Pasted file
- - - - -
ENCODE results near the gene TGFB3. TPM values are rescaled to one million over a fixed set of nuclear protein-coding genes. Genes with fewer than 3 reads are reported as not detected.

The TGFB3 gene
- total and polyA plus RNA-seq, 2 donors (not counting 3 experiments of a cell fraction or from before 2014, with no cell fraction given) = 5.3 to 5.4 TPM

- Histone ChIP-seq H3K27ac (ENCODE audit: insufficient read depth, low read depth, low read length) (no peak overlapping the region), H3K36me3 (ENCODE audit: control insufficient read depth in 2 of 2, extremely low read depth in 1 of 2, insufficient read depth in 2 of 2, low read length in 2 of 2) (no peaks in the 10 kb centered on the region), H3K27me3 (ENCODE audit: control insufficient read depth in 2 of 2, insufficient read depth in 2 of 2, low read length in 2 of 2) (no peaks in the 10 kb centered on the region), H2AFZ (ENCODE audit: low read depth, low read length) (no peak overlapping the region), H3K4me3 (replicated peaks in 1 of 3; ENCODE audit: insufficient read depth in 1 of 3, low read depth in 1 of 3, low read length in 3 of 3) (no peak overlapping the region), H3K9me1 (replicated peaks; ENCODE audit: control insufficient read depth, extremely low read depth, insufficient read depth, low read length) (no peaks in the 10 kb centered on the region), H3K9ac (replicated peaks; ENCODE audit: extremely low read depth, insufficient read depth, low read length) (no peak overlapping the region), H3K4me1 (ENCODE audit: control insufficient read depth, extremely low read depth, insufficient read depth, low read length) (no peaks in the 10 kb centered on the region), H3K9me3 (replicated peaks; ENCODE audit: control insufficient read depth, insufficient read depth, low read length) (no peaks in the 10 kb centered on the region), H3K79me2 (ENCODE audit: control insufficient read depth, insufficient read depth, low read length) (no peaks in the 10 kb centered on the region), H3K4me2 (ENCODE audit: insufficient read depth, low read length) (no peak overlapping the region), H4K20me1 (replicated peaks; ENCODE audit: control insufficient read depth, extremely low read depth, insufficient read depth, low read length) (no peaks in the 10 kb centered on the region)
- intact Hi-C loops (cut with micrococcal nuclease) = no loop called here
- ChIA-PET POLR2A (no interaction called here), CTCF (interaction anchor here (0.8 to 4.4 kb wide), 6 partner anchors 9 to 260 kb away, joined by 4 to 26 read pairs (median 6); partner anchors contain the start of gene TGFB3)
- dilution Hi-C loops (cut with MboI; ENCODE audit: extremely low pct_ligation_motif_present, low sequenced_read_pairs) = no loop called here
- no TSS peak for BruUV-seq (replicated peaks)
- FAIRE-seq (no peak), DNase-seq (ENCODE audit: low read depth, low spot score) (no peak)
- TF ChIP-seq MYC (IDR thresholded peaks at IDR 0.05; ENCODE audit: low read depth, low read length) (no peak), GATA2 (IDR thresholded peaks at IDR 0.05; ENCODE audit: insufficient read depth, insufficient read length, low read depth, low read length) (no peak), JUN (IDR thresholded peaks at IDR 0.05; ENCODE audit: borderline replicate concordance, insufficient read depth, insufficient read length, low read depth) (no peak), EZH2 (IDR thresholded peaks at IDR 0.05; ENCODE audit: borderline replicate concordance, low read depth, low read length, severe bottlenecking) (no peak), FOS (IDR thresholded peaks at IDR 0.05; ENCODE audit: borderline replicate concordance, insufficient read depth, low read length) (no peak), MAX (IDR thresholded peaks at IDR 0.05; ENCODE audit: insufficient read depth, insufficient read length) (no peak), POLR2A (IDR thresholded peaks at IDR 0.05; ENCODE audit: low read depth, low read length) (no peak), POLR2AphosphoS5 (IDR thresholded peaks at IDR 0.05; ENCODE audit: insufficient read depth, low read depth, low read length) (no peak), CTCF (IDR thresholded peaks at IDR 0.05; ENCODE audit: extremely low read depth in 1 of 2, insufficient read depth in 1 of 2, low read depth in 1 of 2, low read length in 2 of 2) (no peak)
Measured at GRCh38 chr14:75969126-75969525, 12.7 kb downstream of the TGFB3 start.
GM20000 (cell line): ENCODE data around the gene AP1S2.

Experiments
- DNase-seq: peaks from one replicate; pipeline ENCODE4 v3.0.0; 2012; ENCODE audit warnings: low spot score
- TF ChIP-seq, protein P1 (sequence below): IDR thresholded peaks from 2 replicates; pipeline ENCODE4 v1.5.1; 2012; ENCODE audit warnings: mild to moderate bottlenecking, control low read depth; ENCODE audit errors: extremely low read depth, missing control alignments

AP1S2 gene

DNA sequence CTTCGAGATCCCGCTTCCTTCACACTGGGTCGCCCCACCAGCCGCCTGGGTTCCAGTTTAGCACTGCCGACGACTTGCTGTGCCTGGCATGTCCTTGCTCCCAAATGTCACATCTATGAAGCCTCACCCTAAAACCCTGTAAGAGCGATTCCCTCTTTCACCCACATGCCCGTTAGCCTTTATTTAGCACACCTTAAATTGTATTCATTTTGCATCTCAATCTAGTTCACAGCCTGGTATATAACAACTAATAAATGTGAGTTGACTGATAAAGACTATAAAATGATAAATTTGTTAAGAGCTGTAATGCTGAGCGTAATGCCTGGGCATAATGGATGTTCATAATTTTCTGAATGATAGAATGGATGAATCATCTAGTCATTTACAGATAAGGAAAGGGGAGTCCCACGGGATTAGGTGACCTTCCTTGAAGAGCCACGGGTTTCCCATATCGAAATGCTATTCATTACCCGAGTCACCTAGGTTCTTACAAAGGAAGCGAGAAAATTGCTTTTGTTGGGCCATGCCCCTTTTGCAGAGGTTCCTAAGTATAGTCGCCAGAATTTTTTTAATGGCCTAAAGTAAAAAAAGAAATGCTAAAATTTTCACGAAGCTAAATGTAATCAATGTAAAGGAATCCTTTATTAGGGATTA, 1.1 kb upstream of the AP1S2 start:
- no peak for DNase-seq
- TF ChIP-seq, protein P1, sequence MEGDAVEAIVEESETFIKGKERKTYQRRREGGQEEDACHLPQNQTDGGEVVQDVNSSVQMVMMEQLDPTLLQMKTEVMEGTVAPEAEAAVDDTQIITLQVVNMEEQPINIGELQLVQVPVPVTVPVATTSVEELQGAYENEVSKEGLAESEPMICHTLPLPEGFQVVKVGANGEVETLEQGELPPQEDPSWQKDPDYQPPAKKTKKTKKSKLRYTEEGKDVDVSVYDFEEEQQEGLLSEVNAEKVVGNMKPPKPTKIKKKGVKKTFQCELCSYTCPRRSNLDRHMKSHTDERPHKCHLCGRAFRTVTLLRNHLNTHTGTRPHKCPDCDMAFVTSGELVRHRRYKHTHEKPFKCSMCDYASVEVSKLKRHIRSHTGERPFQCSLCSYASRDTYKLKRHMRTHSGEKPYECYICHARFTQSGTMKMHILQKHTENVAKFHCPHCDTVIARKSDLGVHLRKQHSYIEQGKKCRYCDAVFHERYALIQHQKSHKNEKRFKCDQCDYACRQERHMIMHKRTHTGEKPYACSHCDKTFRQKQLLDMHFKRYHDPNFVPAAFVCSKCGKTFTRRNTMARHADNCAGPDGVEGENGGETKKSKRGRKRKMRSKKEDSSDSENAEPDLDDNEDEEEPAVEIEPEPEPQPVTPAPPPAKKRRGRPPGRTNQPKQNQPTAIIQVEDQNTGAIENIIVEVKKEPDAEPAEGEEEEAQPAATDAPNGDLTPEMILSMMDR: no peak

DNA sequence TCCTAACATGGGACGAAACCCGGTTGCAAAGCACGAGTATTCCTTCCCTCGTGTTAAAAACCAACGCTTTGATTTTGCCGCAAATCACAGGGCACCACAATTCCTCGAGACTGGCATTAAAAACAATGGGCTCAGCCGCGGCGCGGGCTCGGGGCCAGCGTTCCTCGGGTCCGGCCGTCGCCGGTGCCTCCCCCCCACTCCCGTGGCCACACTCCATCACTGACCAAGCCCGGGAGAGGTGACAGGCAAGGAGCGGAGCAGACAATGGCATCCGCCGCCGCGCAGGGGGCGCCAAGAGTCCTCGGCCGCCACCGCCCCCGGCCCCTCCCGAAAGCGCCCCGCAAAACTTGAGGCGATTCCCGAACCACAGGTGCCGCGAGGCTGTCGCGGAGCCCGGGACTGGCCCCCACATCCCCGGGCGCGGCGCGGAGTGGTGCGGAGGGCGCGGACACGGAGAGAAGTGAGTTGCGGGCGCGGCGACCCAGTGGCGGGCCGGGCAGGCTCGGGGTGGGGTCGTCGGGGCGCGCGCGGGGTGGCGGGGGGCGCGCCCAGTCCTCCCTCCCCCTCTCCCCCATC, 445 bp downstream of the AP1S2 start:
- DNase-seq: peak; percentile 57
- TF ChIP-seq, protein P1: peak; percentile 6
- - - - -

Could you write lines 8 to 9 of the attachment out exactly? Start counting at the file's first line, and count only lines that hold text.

- no TSS peak for BruUV-seq (replicated peaks)
- FAIRE-seq (no peak), DNase-seq (ENCODE audit: low read depth, low spot score) (no peak)